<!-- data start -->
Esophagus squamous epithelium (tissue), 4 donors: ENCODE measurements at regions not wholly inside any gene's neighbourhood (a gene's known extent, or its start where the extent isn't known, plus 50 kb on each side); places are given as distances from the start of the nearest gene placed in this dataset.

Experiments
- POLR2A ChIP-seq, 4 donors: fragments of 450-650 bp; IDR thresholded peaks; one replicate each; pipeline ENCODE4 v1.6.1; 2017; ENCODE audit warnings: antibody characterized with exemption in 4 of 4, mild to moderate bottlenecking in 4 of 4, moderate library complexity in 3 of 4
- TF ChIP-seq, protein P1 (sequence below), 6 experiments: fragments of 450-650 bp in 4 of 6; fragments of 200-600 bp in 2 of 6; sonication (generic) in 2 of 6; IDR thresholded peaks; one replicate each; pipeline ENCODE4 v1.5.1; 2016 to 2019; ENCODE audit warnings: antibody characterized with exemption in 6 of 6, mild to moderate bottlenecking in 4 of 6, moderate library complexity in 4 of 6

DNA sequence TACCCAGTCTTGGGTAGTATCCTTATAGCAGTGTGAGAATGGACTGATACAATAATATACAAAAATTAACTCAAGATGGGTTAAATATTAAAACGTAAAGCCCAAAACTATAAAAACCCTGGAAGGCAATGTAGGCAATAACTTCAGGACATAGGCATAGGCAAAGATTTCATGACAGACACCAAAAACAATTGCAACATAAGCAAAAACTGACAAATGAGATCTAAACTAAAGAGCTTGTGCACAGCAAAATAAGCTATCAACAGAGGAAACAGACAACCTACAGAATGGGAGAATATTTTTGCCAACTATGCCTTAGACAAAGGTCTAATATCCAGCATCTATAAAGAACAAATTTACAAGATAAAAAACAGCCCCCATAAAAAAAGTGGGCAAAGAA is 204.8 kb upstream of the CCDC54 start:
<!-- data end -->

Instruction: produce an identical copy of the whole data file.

Esophagus squamous epithelium (tissue), 4 donors: ENCODE measurements at regions not wholly inside any gene's neighbourhood (a gene's known extent, or its start where the extent isn't known, plus 50 kb on each side); places are given as distances from the start of the nearest gene placed in this dataset.

Experiments
- POLR2A ChIP-seq, 4 donors: fragments of 450-650 bp; IDR thresholded peaks; one replicate each; pipeline ENCODE4 v1.6.1; 2017; ENCODE audit warnings: antibody characterized with exemption in 4 of 4, mild to moderate bottlenecking in 4 of 4, moderate library complexity in 3 of 4
- TF ChIP-seq, protein P1 (sequence below), 6 experiments: fragments of 450-650 bp in 4 of 6; fragments of 200-600 bp in 2 of 6; sonication (generic) in 2 of 6; IDR thresholded peaks; one replicate each; pipeline ENCODE4 v1.5.1; 2016 to 2019; ENCODE audit warnings: antibody characterized with exemption in 6 of 6, mild to moderate bottlenecking in 4 of 6, moderate library complexity in 4 of 6

DNA sequence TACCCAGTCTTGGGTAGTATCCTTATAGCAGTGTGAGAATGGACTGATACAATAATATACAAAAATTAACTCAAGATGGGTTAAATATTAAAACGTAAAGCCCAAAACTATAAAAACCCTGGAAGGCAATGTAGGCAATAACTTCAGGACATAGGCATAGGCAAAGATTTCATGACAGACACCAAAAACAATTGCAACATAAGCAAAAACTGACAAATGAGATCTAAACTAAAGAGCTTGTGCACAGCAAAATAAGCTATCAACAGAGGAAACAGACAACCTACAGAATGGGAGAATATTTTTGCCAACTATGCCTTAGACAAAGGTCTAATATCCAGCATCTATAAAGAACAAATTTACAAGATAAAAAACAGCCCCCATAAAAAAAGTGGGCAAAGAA is 204.8 kb upstream of the CCDC54 start: